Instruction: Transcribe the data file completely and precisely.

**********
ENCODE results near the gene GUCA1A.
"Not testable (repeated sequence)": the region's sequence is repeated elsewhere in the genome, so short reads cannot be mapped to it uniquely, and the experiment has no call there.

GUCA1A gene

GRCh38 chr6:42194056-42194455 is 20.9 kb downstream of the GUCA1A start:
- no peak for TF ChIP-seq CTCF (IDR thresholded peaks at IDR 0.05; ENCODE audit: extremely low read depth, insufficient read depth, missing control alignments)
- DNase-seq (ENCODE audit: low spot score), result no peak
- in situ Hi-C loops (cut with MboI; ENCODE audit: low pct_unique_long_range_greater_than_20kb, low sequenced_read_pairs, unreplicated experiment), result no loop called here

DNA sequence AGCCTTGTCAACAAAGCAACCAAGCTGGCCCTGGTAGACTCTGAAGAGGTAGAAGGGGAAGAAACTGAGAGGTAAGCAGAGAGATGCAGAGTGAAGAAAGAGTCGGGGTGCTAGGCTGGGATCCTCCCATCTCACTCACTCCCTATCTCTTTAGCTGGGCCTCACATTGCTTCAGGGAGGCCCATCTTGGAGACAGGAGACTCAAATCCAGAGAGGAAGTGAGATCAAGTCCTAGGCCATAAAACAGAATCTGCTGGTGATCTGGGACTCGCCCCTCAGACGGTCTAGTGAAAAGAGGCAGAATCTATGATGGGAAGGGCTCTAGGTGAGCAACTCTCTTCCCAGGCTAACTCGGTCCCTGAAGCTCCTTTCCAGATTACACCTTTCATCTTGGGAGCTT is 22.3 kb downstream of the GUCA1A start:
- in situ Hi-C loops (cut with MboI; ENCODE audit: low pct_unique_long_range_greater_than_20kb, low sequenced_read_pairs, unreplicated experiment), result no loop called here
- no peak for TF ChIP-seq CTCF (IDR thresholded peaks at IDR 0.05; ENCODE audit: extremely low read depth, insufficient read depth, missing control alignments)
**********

ENCODE results near the gene GUCA1A.
"Not testable (repeated sequence)": the region's sequence is repeated elsewhere in the genome, so short reads cannot be mapped to it uniquely, and the experiment has no call there.

GUCA1A gene

GRCh38 chr6:42194056-42194455 is 20.9 kb downstream of the GUCA1A start:
- no peak for TF ChIP-seq CTCF (IDR thresholded peaks at IDR 0.05; ENCODE audit: extremely low read depth, insufficient read depth, missing control alignments)
- DNase-seq (ENCODE audit: low spot score), result no peak
- in situ Hi-C loops (cut with MboI; ENCODE audit: low pct_unique_long_range_greater_than_20kb, low sequenced_read_pairs, unreplicated experiment), result no loop called here

DNA sequence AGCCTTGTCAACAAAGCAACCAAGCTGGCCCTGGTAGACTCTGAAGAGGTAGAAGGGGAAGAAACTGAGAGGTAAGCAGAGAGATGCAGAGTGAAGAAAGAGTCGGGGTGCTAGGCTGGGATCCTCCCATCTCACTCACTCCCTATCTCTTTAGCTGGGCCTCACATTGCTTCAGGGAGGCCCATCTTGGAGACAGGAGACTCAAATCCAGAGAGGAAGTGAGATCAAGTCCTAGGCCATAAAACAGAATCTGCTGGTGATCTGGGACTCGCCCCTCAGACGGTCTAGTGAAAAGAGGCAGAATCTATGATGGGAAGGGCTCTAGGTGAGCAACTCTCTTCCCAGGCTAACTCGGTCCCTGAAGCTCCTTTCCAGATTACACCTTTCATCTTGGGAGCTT is 22.3 kb downstream of the GUCA1A start:
- in situ Hi-C loops (cut with MboI; ENCODE audit: low pct_unique_long_range_greater_than_20kb, low sequenced_read_pairs, unreplicated experiment), result no loop called here
- no peak for TF ChIP-seq CTCF (IDR thresholded peaks at IDR 0.05; ENCODE audit: extremely low read depth, insufficient read depth, missing control alignments)